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Frank Grewe and his sons.

Frank Grewe and his sons, Patrick (left) and Michael, on a whitewater rafting trip on Alaska's Mackenzie River, 2001.

Frank Grewe remembered

U loses visionary computer systems architect

By Gayla Marty

Brief, March 3, 2004

When University staff, faculty, and students log into their e-mail, apply for grants, or access their records or grades on the Web from anywhere in the world, they're touched by the genius of Frank Grewe. "To this day, schools like Wisconsin, Michigan, and California are trying to match Frank's achievement," said associate vice president Steve Cawley at Grewe's memorial service. Grewe, who died unexpectedly on February 24, came to the Twin Cities campus in 1969, earned a bachelor's degree in biometrics, and then put his education to use at the University for the next quarter of a century. Grewe put together a solid team to keep the University ahead of the fast-moving Internet and computer technology wave--in his group of seven, the last hire was nine years ago. "He was really, really good to work for," says Kevin O'Rourke, one of Grewe's team members. "He was very intelligent and able to see the big picture. He knew what we could do and made space for us to do it." "He changed the paths of so many people," says Renee Heggem, a technical specialist in the Office of Information Technology, whom Grewe hired in 1978, when she was considering a major in dental hygiene or physical therapy. "He was always willing to give you a shot at something you didn't already know how to do--to learn something." The limitation of a small staff seemed to be an advantage to Grewe--yet another incentive to automate every possible task and challenge his group. "Frank embodied a rare combination of technical and team-building savvy," says deputy chief information officer Shih-Pau Yen. "My initial encounter with Frank was a technical argument," says Mark McCahill, head of Java and Web Services at the University. It was time for everyone at the University to have an e-mail account and Grewe was smart enough to realize a complementary directory service was needed so people could find each other's e-mail addresses. He thought one big computer was needed to do that; McCahill disagreed. The U did not get one big computer, but, "what was cool and impressive was the way Frank worked it out, solved that challenge," says McCahill. "I have so much respect for his intelligence and how he worked." McCahill and others were to witness a pattern in which Grewe would be presented with a challenge, see the big picture, anticipate changes ahead, and solve the problem with existing technology while keeping his staff small. One of the first in the nation to develop the single-user sign-on for such systems as e-mail, Forms Nirvana, PeopleSoft, Web CT, and grants management, Grewe was most recently working on preventing spam--which accounts for 50 percent of all U e-mail--from entering University accounts. Grewe's style was large and generous. "He left an immediate and lasting impression with his large hands, big smile, and booming voice," Cawley says. "He brought vision, enthusiasm, humility, and a great sense of humor to his work." Grewe was often asked to speak at national conferences and workshops. McCahill remembers one conference in Colorado, when Grewe drove into the parking lot on his motorcycle, sunburned and splattered, after riding straight from Minnesota. "Who is that ?" someone from another school asked. "Oh, that's the guy we've got presenting on authentication tomorrow!" laughed Don Riley, then the U's chief information officer. Grewe obviously loved his work, but he also loved the outdoors and, most of all, his family. A common theme was camping trips with his sons, Michael and Patrick. "The University owes Frank and his family a debt of gratitude," says Cawley. "The work he did touches tens of thousands of people every day."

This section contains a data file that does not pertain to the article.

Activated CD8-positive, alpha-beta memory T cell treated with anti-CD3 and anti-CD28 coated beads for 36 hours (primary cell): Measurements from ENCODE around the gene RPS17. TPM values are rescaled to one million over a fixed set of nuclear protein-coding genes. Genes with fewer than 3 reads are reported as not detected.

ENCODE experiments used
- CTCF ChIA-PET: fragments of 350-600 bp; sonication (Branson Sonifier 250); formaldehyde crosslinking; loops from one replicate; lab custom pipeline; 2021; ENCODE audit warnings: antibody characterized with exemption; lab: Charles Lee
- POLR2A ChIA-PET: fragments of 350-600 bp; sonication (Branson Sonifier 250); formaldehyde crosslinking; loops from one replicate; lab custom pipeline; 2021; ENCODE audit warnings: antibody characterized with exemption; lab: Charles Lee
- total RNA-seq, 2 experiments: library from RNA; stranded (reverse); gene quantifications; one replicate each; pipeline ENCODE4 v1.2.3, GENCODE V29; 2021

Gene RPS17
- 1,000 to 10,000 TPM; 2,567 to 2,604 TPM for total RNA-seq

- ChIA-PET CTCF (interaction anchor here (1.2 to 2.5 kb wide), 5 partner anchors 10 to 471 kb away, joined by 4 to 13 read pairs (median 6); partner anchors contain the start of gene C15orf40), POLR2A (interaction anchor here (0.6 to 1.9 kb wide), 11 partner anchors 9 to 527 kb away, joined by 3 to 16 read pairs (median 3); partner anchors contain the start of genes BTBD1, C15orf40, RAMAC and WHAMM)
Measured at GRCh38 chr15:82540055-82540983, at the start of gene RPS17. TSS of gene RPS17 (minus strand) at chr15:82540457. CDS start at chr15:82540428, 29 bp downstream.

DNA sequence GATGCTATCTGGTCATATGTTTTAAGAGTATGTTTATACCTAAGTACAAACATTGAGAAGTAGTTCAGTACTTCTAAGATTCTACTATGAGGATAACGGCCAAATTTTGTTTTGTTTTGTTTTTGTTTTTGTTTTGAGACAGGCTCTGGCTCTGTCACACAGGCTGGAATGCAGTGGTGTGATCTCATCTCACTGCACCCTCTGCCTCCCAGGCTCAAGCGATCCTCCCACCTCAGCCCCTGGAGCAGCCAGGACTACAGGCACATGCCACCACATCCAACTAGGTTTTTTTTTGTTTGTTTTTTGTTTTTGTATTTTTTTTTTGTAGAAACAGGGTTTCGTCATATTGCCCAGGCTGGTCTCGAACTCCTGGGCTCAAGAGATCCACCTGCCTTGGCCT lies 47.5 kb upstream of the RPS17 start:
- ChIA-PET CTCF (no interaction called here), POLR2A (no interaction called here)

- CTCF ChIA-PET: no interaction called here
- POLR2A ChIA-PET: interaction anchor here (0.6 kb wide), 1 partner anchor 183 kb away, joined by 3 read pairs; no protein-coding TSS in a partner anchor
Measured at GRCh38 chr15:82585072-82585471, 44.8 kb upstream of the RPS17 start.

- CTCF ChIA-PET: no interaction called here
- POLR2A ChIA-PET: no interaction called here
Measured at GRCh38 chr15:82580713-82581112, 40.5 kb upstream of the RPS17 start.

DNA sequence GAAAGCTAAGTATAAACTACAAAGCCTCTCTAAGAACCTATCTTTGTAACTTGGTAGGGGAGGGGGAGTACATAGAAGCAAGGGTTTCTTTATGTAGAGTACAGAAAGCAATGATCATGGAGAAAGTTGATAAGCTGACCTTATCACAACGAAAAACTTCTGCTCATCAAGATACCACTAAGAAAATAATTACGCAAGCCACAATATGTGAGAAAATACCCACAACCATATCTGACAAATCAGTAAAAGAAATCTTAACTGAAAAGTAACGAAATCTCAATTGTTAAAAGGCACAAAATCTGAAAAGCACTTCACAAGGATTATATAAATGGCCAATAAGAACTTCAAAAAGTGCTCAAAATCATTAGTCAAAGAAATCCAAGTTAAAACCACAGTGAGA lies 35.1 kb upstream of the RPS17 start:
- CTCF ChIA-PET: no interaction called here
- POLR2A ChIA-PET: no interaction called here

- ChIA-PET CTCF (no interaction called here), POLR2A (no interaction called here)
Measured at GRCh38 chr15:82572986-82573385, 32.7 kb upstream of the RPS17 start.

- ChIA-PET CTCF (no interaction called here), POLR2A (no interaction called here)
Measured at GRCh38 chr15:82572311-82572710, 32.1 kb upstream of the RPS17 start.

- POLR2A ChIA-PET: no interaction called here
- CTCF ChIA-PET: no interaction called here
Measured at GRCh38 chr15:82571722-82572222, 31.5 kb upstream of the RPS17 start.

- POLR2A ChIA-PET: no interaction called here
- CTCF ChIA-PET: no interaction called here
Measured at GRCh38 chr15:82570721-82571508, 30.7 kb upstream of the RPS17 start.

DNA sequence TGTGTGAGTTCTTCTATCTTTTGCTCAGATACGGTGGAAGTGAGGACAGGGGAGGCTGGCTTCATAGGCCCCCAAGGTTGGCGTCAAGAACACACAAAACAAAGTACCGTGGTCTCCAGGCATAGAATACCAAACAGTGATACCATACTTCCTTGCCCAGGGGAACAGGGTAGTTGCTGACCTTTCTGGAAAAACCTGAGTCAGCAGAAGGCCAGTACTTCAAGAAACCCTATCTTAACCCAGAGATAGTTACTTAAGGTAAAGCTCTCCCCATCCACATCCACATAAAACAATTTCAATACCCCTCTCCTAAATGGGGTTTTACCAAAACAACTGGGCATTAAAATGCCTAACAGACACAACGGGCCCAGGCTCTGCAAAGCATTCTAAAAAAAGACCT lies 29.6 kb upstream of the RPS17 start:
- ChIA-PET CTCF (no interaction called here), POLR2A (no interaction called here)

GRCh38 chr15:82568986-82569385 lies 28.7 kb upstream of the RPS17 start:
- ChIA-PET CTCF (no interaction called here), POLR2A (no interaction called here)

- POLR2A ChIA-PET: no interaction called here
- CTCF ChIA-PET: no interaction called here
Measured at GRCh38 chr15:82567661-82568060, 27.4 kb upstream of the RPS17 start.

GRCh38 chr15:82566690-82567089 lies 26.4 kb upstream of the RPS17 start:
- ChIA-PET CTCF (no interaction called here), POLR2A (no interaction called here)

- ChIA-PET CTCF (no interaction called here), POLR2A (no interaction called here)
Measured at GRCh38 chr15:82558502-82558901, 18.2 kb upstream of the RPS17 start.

Grewe's colleagues created a scholarship fund for his college-age sons. If you wish to contribute, contact Cleo Medlock at 612-626-8024 or, or Karen Prince at 612-625-8057 or